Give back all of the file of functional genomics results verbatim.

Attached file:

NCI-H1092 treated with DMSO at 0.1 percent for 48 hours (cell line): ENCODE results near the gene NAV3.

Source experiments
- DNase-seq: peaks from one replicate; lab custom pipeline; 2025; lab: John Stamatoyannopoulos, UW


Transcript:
NCI-H1092 treated with DMSO at 0.1 percent for 48 hours (cell line): ENCODE results near the gene NAV3.

Source experiments
- DNase-seq: peaks from one replicate; lab custom pipeline; 2025; lab: John Stamatoyannopoulos, UW